A mid-sized group of (mostly) Moravian college students gathered in the Tise Building at Laurel Ridge Camp and Conference Center in early November to prepare for a weekend of spiritual growth, reflection and discussion.
As the weekend began, we learned that we were sitting, not in the Sunrise Room as we had thought, but in a “basement,” full of trunks and forgotten bits of childhood (complete with a strange old lamp for atmosphere)—the basement of the parents of the church. As we grow older, we have begun to move out of our parents’ houses, but the church is still in the basement with a lot of junk. Some of that “junk” is useful, and some of it is ready to be let go. Over the weekend, we talked about which piece is which.
We talked about growing up and what we wanted to be when we were little. In those days, grownups would often ask us what we wanted to be when we grew up. We explored this at our retreat by using coloring books and worksheets to draw those memories and remind ourselves what was special about them, remembering that we wanted to be teachers or nurses or even the owner of a dragon! Thinking of those days reminded me of a very specific moment in my own childhood. A grownup asked me what I wanted to be, and then I asked him what he had wanted to be. He laughed and said, “I don’t know yet.”
It is confusing for an eight-year-old to hear that a grownup is not grown up, so it stuck. Later in life, it resonated. We are constantly growing and developing ideas about our world, and at the retreat we talked about how that matters to the church, both in our impact as we grow older and in the church’s own struggles to grow.
After that discussion, we opened up one of the three trunks in our “basement.” From that trunk we chose objects that represented memories for us: a wind chime made of colored glass, or a wooden leg, for example. Using these objects as symbols, we talked about the church we saw when we were little. A place of beauty, where people tell stories and dress up, a place of food and music: that is the church for a child.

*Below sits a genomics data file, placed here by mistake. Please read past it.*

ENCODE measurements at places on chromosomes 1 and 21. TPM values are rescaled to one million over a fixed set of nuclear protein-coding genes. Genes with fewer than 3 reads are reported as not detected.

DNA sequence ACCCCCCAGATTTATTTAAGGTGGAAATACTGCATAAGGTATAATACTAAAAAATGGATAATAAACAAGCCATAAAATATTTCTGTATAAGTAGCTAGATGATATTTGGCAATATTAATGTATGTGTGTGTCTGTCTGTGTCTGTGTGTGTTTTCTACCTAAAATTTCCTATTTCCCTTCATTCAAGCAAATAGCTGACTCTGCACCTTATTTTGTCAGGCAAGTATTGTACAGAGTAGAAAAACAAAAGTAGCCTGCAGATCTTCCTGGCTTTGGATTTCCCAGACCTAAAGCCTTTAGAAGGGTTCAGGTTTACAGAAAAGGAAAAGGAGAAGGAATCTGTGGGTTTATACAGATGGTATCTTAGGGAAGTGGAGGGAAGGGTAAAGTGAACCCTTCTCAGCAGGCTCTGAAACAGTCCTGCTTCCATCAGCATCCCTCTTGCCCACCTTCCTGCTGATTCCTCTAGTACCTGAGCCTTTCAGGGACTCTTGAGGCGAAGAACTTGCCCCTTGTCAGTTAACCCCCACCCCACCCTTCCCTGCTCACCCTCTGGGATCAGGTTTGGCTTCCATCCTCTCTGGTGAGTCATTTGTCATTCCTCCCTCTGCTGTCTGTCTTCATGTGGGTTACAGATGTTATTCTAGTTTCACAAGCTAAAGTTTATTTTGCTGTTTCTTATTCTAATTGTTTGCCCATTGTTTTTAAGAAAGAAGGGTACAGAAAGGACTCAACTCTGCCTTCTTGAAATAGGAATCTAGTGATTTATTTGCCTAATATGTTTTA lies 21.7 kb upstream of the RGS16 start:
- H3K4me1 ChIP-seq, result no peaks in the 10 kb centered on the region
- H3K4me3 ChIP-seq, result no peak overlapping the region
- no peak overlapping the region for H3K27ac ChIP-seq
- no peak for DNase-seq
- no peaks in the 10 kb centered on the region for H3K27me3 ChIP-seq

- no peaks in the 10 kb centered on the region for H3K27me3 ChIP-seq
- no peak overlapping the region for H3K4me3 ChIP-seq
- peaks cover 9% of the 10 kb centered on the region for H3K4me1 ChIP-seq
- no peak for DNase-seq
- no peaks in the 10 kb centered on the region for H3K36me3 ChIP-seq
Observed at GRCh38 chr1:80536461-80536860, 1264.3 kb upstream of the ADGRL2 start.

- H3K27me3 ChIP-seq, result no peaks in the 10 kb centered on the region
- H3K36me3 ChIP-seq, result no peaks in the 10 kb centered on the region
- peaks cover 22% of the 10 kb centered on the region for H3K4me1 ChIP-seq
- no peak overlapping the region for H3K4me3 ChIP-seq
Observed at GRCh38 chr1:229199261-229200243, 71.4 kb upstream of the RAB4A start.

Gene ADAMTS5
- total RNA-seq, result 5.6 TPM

But things packed away in trunks usually don’t fit anymore. We opened the second trunk to choose objects representing times when we felt like we did not fit in church—or church did not fit us.
Finally, we talked about our hopes for what the church might look like in the future, as it continues to grow and change. This was a particularly creative endeavor as we selected objects out of the third trunk in the basement to construct beautiful collage-style artwork that formed an image of hope for each of us.
We talked about the fact that the Moravian Church has problems and that we should not be afraid to talk about those problems. But more than that, we talked about how we should be talking about them and working on them in order to help the church to mature and grow as we do. In a liturgy at the end of the retreat that incorporated some of these ideas and memories, we prayed about them, and it resonated.
To old friends, it was so good to see you again. To new friends, I am so glad to have met you. And to our spiritual guides over this weekend, Ginny Tobiassen and Russ May, to Amy Gardin who set it all up, and to Becca Post-May who fed us: Thank you!
So, talk with the young adults in the church. Grow with them. And if you happen to see a strange, doll-shaped lamp the next time you are visiting Tise, remember the basement—and help us help the church to grow up!
Emily Ford is a senior at NC State University and a member of Kernersville Moravian Church.
From the January/February 2013 Moravian Magazine